U.S. Defense Secretary Leon Panetta warns of devastating cuts to the Pentagon, including military space programs, if a congressional supercommittee fails to agree on a deficit reduction plan, trigging an automatic $600 billion reduction in defense spending over the next decade. The supercommittee fails.
Loral Space and Communications announces its intention to spin off its satellite manufacturing division, Space Systems/Loral, in the first half of 2012, an event that would make Space Systems/Loral the only pure-play satellite builder quoted on the stock market.
The European Space Agency’s ruling council warns the European Commission, in writing, that it will refuse to launch satellites being co-financed with the commission for the Global Monitoring for Environment and Security project unless the commission agrees to operate the system over the long term.
Russia resumes launching space station crews on its Soyuz rocket, the unmanned version of which had flown twice since failing in August.
The U.S. Senate Armed Services Committee redrafts its version of the 2012 defense authorization bill and adopts a pair of amendments aimed at tightening oversight of the Pentagon’s primary satellite launching program.
NASA’s $17.8 billion 2012 budget is signed into law. The measure funds the James Webb Space Telescope, Space Launch System and Multi-Purpose Crew Vehicle, but provides less than half the $850 million NASA requested for commercial crew development.
NASA’s $2.5 billion Mars Science Laboratory launches from Cape Canaveral Air Force Station, Fla.
The U.S. National Oceanic and Atmospheric Administration (NOAA) advises its European counterpart, Eumetsat, that it will not be able to finance payload contributions that had been planned for Europe’s second-generation polar orbiting meteorological satellite system. NOAA is also having trouble rounding up the money needed to launch the U.S.-European Jason-3 ocean-altimetry satellite.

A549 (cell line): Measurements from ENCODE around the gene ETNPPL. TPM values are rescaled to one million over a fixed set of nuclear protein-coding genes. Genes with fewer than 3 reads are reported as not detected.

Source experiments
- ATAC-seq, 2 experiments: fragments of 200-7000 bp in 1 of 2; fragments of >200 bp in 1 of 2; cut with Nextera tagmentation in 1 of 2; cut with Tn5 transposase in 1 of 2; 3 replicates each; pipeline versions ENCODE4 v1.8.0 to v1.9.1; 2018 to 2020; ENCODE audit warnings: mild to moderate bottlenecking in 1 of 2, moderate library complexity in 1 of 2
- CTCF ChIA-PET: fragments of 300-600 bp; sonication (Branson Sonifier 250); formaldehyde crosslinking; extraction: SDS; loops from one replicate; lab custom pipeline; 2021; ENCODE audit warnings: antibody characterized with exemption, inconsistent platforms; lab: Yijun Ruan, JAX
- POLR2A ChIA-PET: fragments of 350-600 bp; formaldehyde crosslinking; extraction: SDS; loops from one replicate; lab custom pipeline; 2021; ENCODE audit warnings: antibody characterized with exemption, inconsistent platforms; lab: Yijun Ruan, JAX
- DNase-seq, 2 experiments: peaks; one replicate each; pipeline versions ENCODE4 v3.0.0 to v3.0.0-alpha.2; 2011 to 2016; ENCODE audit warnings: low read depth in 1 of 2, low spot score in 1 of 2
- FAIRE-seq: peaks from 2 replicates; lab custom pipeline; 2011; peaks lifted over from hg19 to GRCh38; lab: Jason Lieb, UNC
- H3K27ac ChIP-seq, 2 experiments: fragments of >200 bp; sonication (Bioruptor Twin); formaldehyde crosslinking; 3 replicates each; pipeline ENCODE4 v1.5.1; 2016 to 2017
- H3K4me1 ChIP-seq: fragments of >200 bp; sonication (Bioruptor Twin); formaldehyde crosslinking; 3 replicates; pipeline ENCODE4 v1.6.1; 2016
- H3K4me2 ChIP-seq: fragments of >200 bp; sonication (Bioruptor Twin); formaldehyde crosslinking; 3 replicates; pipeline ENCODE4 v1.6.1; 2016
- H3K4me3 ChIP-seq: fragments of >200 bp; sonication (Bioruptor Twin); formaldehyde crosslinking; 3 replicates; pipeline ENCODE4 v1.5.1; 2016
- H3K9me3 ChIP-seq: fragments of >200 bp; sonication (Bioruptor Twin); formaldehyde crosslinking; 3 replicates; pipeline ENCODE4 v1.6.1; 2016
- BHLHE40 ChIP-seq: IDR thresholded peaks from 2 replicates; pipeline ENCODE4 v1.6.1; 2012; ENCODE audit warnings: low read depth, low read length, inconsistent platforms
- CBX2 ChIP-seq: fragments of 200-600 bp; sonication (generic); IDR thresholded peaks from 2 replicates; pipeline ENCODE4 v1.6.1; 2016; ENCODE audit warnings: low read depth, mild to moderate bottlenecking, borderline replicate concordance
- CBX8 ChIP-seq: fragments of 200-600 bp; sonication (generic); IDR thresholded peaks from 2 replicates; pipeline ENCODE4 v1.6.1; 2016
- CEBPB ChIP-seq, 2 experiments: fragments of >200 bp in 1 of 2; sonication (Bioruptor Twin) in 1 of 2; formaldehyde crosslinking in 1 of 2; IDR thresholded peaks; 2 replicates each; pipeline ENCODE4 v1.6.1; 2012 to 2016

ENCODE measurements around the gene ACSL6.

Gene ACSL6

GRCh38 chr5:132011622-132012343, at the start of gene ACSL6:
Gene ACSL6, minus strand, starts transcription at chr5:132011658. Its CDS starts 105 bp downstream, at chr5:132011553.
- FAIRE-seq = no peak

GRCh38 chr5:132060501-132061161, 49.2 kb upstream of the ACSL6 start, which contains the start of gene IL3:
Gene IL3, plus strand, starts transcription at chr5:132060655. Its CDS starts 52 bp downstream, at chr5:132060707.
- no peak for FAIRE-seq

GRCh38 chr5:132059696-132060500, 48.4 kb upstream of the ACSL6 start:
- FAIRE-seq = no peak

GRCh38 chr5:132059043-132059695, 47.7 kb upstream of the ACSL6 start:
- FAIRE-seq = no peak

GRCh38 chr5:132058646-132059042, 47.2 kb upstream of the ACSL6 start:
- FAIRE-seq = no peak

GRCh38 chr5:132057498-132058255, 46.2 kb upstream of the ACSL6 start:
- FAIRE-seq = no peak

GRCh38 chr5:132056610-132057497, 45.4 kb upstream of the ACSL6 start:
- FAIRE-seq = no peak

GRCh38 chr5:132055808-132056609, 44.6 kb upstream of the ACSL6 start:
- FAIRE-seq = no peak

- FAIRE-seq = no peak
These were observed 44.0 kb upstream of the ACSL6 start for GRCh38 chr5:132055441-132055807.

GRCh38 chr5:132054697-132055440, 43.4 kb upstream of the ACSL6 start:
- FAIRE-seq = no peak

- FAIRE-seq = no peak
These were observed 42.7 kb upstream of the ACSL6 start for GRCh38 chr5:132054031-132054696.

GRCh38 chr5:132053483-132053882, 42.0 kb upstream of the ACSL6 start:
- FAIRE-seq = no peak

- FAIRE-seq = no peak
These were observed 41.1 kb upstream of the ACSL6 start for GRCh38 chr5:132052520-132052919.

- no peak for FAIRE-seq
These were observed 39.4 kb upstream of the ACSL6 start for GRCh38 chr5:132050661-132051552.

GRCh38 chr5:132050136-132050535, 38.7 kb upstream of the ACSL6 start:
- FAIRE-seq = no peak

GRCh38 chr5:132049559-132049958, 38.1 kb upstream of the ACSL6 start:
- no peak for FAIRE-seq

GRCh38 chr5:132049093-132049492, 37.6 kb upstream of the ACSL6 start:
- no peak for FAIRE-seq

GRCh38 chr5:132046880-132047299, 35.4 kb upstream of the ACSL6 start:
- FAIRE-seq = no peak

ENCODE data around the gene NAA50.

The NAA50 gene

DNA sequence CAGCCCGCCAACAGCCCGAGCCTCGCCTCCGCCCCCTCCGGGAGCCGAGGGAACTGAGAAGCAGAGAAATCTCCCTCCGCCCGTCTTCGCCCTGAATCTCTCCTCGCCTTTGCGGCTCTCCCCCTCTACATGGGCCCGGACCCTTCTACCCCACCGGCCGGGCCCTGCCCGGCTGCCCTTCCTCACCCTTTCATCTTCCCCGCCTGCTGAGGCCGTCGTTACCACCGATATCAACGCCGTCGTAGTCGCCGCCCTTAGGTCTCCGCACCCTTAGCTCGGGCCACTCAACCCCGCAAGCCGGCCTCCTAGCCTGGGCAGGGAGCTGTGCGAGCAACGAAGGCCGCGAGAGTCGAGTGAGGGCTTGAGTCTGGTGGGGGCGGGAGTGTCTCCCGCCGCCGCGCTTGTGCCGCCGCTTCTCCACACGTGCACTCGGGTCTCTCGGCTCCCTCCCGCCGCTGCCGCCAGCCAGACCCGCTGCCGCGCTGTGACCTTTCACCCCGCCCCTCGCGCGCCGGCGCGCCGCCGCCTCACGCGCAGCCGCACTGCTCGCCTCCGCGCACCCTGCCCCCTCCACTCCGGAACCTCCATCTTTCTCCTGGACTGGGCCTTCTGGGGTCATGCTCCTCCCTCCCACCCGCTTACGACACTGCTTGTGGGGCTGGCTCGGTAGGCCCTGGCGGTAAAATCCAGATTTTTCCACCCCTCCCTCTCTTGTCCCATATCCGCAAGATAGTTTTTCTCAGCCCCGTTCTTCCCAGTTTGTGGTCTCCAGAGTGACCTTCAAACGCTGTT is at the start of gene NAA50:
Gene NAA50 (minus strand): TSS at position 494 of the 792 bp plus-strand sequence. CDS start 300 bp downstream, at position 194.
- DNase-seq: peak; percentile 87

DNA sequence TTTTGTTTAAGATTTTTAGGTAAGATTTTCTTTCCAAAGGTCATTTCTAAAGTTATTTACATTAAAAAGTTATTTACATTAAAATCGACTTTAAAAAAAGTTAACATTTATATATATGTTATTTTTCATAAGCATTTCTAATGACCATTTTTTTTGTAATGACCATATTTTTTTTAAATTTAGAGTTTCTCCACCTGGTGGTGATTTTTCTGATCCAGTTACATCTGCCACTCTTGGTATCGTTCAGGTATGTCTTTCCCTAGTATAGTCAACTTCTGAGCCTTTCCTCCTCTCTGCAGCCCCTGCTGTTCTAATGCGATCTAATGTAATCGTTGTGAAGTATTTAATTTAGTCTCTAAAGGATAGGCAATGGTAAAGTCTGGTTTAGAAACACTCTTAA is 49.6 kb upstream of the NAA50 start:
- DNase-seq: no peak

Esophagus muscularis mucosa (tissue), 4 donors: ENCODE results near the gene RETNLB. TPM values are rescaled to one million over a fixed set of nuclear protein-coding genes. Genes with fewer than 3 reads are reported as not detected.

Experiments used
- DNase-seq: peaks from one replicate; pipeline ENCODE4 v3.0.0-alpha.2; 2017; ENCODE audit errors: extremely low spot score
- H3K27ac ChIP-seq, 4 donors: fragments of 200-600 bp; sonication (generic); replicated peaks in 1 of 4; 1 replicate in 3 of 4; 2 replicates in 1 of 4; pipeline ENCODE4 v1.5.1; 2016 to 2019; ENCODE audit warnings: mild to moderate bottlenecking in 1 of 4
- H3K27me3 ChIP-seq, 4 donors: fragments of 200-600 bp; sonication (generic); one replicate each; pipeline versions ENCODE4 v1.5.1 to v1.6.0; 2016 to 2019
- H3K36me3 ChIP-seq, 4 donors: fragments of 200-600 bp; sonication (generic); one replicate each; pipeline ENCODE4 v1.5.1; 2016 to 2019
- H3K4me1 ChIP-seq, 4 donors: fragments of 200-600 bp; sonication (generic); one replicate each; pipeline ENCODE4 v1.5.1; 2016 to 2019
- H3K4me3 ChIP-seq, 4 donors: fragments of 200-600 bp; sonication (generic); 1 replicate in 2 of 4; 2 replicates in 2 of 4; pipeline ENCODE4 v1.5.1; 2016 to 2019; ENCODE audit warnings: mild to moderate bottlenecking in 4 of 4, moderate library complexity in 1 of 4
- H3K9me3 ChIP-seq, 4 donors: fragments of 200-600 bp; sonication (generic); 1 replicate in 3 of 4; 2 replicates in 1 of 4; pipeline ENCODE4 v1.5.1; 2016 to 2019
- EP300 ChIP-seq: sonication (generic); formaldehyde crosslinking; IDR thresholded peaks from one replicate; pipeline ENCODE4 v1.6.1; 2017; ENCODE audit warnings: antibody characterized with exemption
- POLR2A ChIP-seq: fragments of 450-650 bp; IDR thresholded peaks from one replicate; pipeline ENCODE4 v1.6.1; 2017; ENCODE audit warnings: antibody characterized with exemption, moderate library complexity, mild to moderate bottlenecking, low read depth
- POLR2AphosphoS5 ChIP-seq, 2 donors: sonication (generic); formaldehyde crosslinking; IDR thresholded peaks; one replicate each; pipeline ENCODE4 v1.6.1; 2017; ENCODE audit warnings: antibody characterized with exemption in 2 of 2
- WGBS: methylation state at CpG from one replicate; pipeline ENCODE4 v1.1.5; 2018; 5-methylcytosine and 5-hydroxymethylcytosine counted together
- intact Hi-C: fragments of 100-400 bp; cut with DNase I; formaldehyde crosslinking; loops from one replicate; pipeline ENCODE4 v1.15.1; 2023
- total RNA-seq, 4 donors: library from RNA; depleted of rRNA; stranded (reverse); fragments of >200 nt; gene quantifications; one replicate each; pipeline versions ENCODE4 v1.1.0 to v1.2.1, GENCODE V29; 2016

NASA proposes a 2014 test flight of its Orion Multi-Purpose Crew Vehicle. The capsule’s intended carrier rocket, the Space Launch System, will not be ready then, so the craft will fly on a Delta 4 rocket at a cost of $370 million.
A NATO procurement official warns of “satcom blackouts” unless the 28-nation alliance gets moving on replacing military satellite bandwidth by allying itself with one or more member nations who are planning their own military telecommunications systems.
A team that includes Microsoft co-founder and billionaire Paul Allen, aerospace design wizard Burt Rutan and former NASA Administrator Mike Griffin unveils plans for an air-launched rocket capable of placing medium-sized satellites into low Earth orbit.
Japan launches the latest radar satellite as part of its Information Gathering Satellite surveillance system aboard an H2-A rocket.
The U.S. Congress finalizes a National Defense Authorization Act for 2012 that includes provisions designed to increase scrutiny of the Pentagon’s main satellite-launch system and to protect GPS against signal interference from commercial systems.
NASA gives conditional approval for SpaceX to combine two demonstration cargo flights to the international space station and announces a Feb. 7 launch date.
The U.S. Air Force awards $150 million to United Launch Alliance for launch of the fifth Wideband Global Satcom military communications satellite.
Orbital Sciences Corp. renames its Taurus 2 rocket “Antares.”
Citing tight budgets, NASA shifts gears on its Commercial Crew development program, announcing that the next round of funding will be dispensed under Space Act Agreements rather than traditional contracts subject to Federal Acquisition Regulations.
Intelsat, currently held by private equity investors, seeks regulatory approval to transfer ownership of its satellite fleet, the world’s largest, following its long-anticipated public stock offering.